7 Tips for Considering Telecommuting as a Military Spouse

Woman using a computer in her home office

Are you interested in working from home or alleviating the stress of daily traffic? If yes, you may want to learn more about alternate work options. Two alternatives to consider are telecommuting and teleworking. Telecommuting eliminates your commute by allowing you to work from home, while teleworking reduces your commute by allowing you to work from a telework center closer to home. Here are some essential factors to keep in mind if you're considering working from home or teleworking:

  • Be proactive. Before your spouse gets a new set of orders, see if your current company provides telecommuting or teleworking options. Many employers have technology that makes this alternative available to employees. Have a plan in place to show your employer how you will make telecommuting work for the company before you ask if you can do it.
  • Coordinate with your employer. If you get the green light to work from home, find out if your employer will provide your computer, phone, Internet access and other telecommuting equipment, or if you will have to supply your own.
  • Consider looking for another job with a company that currently offers telecommuting opportunities. If you don't get permission from your current employer, search for telecommuting jobs with other companies. The Military Spouse Employment Partnership is a great place to start your search. On the home page, you can review a list of partners that offer telework opportunities.
  • Comply with all military housing regulations. If you live on a military installation, before you make telecommuting arrangements check with your housing office to make sure that regulations allow you to work from home.
  • Comply with local laws. Be sure you meet all licensing, certification, tax and zoning requirements to comply with local regulations.
  • Do a critical self-check. After you sort out the logistics of working from home, such as having the necessary technology in place, assess whether or not your home could also be your place of work. Decide if you can work from home without too many distractions. Also, be sure you can dedicate space and time for work each day.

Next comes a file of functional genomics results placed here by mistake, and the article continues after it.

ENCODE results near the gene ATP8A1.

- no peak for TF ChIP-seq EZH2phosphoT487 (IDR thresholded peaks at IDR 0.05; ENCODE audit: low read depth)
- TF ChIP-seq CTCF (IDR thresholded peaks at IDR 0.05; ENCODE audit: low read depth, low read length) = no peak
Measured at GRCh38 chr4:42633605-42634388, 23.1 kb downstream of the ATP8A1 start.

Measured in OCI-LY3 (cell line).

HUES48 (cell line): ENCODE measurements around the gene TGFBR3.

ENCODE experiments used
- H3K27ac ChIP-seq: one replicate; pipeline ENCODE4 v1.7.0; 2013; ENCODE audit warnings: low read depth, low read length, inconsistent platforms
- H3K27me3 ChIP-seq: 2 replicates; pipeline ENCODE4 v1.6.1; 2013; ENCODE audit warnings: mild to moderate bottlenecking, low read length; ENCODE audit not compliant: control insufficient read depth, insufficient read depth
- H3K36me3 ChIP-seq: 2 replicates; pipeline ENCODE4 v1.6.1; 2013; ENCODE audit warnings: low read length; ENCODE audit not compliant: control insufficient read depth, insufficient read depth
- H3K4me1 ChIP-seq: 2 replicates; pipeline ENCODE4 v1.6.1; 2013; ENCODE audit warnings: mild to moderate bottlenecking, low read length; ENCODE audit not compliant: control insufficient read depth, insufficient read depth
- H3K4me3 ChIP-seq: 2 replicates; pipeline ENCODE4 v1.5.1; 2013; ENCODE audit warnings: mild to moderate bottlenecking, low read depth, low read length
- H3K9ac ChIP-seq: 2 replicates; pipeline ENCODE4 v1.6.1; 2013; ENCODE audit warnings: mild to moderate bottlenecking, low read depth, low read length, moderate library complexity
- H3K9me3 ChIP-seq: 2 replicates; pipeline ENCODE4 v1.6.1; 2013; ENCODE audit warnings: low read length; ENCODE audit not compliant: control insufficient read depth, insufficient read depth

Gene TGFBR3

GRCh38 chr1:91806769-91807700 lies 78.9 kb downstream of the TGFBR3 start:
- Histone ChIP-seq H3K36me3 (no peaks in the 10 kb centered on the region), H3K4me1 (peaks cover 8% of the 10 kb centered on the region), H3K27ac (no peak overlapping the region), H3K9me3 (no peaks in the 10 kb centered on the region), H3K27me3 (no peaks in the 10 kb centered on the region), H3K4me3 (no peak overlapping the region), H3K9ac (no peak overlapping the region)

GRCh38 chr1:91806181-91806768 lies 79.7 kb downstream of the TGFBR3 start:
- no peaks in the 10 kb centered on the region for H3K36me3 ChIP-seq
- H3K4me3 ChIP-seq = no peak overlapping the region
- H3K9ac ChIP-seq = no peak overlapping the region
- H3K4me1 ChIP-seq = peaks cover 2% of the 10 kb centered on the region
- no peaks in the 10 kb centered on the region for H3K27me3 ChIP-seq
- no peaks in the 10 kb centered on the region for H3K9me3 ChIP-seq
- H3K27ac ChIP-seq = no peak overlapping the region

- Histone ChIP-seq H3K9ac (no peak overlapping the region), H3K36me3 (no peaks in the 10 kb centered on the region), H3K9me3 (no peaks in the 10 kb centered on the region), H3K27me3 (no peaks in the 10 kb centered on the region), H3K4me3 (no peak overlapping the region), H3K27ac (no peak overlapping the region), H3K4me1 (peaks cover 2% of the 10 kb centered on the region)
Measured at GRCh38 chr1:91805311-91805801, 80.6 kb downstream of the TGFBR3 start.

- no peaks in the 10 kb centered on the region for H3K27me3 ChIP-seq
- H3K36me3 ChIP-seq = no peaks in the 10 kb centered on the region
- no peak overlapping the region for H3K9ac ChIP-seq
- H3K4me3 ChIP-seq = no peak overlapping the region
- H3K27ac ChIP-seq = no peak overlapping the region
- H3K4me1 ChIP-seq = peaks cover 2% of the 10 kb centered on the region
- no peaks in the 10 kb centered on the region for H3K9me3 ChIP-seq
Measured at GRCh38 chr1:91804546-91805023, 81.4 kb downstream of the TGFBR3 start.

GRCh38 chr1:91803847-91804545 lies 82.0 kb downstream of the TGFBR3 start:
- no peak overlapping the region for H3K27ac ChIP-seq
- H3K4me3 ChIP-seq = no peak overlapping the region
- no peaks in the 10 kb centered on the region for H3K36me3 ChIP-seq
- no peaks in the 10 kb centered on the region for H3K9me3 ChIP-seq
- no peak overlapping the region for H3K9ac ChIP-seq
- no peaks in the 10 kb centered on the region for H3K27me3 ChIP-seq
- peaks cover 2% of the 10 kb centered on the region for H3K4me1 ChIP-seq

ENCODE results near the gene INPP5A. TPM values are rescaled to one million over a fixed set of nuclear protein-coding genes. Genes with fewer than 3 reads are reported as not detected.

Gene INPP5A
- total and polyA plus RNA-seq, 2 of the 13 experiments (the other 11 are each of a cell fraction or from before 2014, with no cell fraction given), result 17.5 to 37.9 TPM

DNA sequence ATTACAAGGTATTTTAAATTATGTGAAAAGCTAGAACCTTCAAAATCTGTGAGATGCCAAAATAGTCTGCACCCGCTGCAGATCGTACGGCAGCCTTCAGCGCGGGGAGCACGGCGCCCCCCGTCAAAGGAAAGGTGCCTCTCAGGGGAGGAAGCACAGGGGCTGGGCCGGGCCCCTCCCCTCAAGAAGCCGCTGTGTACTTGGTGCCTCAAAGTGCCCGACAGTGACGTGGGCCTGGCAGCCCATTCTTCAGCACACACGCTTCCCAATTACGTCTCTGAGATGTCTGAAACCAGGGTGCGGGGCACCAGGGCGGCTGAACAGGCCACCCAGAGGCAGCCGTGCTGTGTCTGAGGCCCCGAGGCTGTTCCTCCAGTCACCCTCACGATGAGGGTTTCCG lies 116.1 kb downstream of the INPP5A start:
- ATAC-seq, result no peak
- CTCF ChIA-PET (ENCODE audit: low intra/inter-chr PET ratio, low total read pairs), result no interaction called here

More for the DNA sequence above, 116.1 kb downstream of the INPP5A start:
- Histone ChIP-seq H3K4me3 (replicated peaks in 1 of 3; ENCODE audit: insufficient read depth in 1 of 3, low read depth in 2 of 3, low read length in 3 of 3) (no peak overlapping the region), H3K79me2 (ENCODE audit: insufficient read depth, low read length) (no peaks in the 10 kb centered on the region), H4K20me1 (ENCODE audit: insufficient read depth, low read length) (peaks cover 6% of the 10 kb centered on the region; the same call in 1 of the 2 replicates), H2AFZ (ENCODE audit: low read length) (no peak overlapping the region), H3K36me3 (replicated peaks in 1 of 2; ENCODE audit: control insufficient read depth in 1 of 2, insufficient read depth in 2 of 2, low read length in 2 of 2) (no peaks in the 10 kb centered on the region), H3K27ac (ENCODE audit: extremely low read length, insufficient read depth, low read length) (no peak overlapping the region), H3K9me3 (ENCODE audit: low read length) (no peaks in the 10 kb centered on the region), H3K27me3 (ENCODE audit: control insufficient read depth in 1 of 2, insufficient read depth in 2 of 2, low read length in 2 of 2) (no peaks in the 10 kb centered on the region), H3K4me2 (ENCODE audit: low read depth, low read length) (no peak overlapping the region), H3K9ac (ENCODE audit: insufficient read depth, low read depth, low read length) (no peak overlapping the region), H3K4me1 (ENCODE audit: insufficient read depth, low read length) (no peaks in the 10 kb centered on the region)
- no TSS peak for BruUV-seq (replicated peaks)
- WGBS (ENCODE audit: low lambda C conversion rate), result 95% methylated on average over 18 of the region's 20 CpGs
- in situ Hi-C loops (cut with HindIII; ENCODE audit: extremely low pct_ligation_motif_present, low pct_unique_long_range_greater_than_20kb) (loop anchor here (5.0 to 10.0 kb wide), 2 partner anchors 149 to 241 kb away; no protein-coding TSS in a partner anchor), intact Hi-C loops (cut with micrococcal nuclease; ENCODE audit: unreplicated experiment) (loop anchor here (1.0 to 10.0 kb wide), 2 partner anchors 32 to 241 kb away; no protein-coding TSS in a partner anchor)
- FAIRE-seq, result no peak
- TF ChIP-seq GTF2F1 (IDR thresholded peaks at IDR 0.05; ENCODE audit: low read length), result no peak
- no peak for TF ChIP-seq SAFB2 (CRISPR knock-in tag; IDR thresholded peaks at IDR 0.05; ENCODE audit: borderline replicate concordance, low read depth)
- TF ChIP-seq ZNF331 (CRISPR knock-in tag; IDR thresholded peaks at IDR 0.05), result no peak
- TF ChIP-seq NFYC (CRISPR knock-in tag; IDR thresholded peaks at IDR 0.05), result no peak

• Consider how a future move may affect your arrangement. As a military spouse, you may have to move, possibly overseas. It is important to find out how moving out of the area could affect your telecommuting arrangement.

How to approach your boss about telecommuting


the Military Spouse Employment Partnership Career Portal to search for jobs that may provide telework opportunities.

Be ready to illustrate to your supervisor how telecommuting can improve your work performance. Telecommuting could:

  • Increase your efficiency. Controlling the hours you work will likely make you a more effective and efficient employee.
  • Reduce your stress. Reducing your job stress can increase your productivity.
  • Increase your job satisfaction and morale. Getting greater job satisfaction from your flexible schedule can boost your work morale and renew your company loyalty.
  • Reduce absenteeism. Telecommuting can reduce the number of days you are unavailable to work because you can work from home when you have a cold or when the weather is bad.

If telecommuting or teleworking sounds like a good fit for you, read more about portable career options in the articles, "Portable Careers for Military Spouses" and "How to Develop a Career That Travels Well."

Log in to MySECO to get education and career-building tools designed just for military spouses.


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